"This grace was given to us in Christ Jesus before the ages began." [2 Tim. 1:9] In His foreknowledge of sin entering the world, the Lord God had planned to dispense His loving and merciful grace through the Lord Jesus. This was before the age of God's people when the Law had been given to mankind, before the age that covered from Adam to Moses, and even before the age of Adam in the Garden Eden.
But now, through the incarnation of our Saviour Jesus Christ, death has been abolished, life and immortality has been brought to light through the Gospel. [2 Tim. 1:10] "Since, therefore, the children share flesh and blood, he himself likewise shared the same things, sot that through death he might destroy the one who has the power of death, that is the devil, and free those who all their lives were held in slavery by the fear of death. For it is clear that he did not come to help angels, but the descendants of Abraham." [Heb. 2:14-6]
During today's reading from the Gospel of Matthew, [Mt. 17:1-9] we heard that in the company of Peter, James and his brother John, [Mt. 17:1] Jesus transfigured on a high mountain. What was the exact purpose of His transfiguration, three reasons can be given.
(1) First of all, when God spoke from Heaven, as He had spoken during the Baptism [Mt. 3:17] of Jesus, the sonship of Jesus was being revealed to those who were present.
(2) Secondly, when the face of Jesus shone like the sun, and his clothes became dazzling white, the event may have testified to the fact that the Lord Jesus was the true Light which enlightens everyone. [Jn. 1:9, 8:12; Lk. 2:32]
(3) Thirdly, the transfiguration may have foreshadowed the eternal reign of Jesus as God and King in Heaven. The Book of Revelation tells us, "And there will be no more night; they need no light of lamp or sun, for the Lord God will be their light..." [Rev. 22:5] "God is light and in him there is no darkness at all." [1 Jn. 1:5]
When Moses and Elijah appeared, [Mt. 17:4] Peter must have recalled the brightness of the face of Moses on Mt. Sinai when He received the Ten Commandments. [Ex. 34:29-35] The request to make three tents alludes to the Feast of Tabernacles. This Feast commemorates the sojourn of the Israelites on Mt. Sinai. It is believed Peter must have suspected that Jesus was about to receive the revelation of another Law. Moses and Elijah were symbolic figures, representing the Law and the Prophets. Jesus was not about to receive a new revelation; He was uniting the two, He being the fulfillment of the Law and the Prophets.
While Jesus spoke with Moses and Elijah, "a bright cloud overshadowed them, and from the cloud a voice said, 'This is my Son, the Beloved; with him I am well pleased; listen to him!'" [Mt. 17:5] The bright cloud is a symbol of the presence of God. In the Old Testament, we find a passage that states, "I am going to come to you in a dense cloud, in order that the people may hear when I speak with you and so trust you ever after." [Ex. 19:9, 24:15-6]
When the supernatural event was finally over, Jesus and His disciples went down the mountain. While doing so, Jesus ordered them, "Tell no one about the vision until after the Son of Man has been raised from the dead." [Mt. 4:11] For it was not yet the time for the world to know and understand that Jesus was closing the age of the Law and the Prophets.
My brothers and sisters in Christ, today's three readings remind us that the Heavenly Father sent His only begotten Son, the Lord Jesus Christ, so we may be saved through the grace and mercy of a loving God who never abandoned us to sin and death. Before we were created, the Lord God called us with a holy calling. [2 Tim. 1:8] Through Christ, He showed us the way, the truth and the life. [Jn. 14:6]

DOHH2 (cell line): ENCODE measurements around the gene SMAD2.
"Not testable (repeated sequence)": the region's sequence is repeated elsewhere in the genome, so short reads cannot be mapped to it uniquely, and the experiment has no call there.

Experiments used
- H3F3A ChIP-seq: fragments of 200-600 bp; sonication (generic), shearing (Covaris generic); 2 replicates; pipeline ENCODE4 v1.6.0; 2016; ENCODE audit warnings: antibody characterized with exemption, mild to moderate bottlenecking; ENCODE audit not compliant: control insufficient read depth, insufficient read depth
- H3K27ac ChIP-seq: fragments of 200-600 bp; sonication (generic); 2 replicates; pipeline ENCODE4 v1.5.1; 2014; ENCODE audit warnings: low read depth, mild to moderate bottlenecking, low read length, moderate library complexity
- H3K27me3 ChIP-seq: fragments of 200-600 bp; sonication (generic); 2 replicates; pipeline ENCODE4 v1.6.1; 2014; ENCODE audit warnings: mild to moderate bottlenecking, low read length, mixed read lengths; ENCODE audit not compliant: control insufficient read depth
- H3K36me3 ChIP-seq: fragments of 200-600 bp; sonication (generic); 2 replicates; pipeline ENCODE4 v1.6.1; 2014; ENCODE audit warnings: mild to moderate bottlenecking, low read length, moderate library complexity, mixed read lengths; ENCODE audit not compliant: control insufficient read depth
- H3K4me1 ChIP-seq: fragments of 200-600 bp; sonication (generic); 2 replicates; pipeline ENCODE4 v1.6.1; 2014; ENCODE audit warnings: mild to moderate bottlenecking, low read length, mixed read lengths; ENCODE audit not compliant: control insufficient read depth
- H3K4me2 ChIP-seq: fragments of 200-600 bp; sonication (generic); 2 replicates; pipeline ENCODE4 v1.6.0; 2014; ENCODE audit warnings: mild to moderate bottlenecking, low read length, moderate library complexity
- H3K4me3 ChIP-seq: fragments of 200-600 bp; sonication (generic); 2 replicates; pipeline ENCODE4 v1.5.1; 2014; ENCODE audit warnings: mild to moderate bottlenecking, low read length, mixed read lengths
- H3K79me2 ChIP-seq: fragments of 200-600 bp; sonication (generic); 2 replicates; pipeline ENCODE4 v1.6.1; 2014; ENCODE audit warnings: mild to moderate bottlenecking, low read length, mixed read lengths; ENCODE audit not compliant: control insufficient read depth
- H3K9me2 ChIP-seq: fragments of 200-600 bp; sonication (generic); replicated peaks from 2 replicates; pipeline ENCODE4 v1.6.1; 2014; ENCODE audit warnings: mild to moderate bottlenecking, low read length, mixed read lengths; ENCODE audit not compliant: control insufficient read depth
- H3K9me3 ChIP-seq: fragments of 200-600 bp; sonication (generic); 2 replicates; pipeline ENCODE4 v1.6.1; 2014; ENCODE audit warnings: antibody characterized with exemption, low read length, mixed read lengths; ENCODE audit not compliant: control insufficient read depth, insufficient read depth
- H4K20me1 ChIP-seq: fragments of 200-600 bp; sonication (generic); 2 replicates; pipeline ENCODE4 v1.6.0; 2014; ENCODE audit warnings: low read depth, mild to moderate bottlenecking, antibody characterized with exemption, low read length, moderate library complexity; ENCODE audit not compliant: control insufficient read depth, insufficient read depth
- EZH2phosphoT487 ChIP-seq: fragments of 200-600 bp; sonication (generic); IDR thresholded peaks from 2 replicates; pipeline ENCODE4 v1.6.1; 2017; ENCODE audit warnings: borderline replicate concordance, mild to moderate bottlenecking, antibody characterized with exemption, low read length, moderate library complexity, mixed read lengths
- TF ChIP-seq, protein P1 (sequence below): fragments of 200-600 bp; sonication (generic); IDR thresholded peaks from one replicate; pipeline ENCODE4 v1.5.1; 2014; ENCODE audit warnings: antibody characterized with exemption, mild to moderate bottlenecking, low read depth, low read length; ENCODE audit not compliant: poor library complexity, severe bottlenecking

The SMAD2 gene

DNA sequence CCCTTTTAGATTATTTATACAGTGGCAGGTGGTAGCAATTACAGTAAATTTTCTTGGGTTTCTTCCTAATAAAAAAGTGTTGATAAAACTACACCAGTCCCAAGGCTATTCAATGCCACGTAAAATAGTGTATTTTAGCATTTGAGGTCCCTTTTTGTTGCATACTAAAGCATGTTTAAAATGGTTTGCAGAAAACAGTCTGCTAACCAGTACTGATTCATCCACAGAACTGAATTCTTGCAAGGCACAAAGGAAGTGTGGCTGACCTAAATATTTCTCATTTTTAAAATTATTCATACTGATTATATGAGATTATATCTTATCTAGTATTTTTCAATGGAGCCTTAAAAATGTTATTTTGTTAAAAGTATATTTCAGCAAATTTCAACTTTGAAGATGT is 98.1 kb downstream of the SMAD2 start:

Instituted by Christ Himself, the Holy Catholic Church commands us to prepare ourselves for the great Feast of Easter that approaches. So we may be holy on that day as Jesus is holy, we are called to repent of our sins and receive the Sacrament of Confession. Then, having been made righteous in Christ, the Lord God will no longer remember our sins. And having been raised to a state of holiness, we will all qualify to join together in the celebration of the Holy Eucharist on Easter Sunday.
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[The readings were taken from the New Revised Standard Version of the Bible (C) 1989 Division of Christian Education of the National Council of the Church of Christ in the United States of America.]
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"The Lord said to Abram, 'Go from your country and your kindred and your father's house to the land that I will show you. I will make of you a great nation, and I will bless you, and make your name great, so that you will be a blessing. I will bless those who bless you, and the one who curses you I will curse; and in you all the families of the earth shall be blessed.'
So Abram went, as the Lord had told him; and Lot went with him." [Gen. 12:1-4]
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"Brothers and sisters: Join with me in suffering for the Gospel, relying on the power of God, who saved us and called us with a holy calling, not according to our works but according to his own purpose and grace.
This grace was given to us in Christ Jesus before the ages began, but it has now been revealed through the appearing of our Saviour Christ Jesus, who abolished death and brought life and immortality to light through the Gospel." [2 Tim. 1:8b-10]
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"Jesus took with him Peter and James and his brother John and led them up a high mountain, by themselves. And he was transfigured before them, and his face shone like the sun, and his clothes became dazzling white. Suddenly there appeared to them Moses and Elijah, talking with him.
Then Peter said to Jesus, 'Lord, it is good for us to be here; if you wish, I will make three tents here, one for you, one for Moses, and one for Elijah.'
While he was still speaking, suddenly a bright cloud overshadowed them, and from the cloud a voice said, 'This is my Son, the Beloved; with him I am well pleased; listen to him!'
When the disciples heard this, they fell to the ground and were overcome by fear. But Jesus came and touched them, saying, 'Get up and do not be afraid.' And when they looked up, they saw no one except Jesus himself alone.
As they were coming down the mountain, Jesus ordered them, 'Tell no one about the vision until after the Son of Man has been raised from the dead.' [Mt. 17:1-9]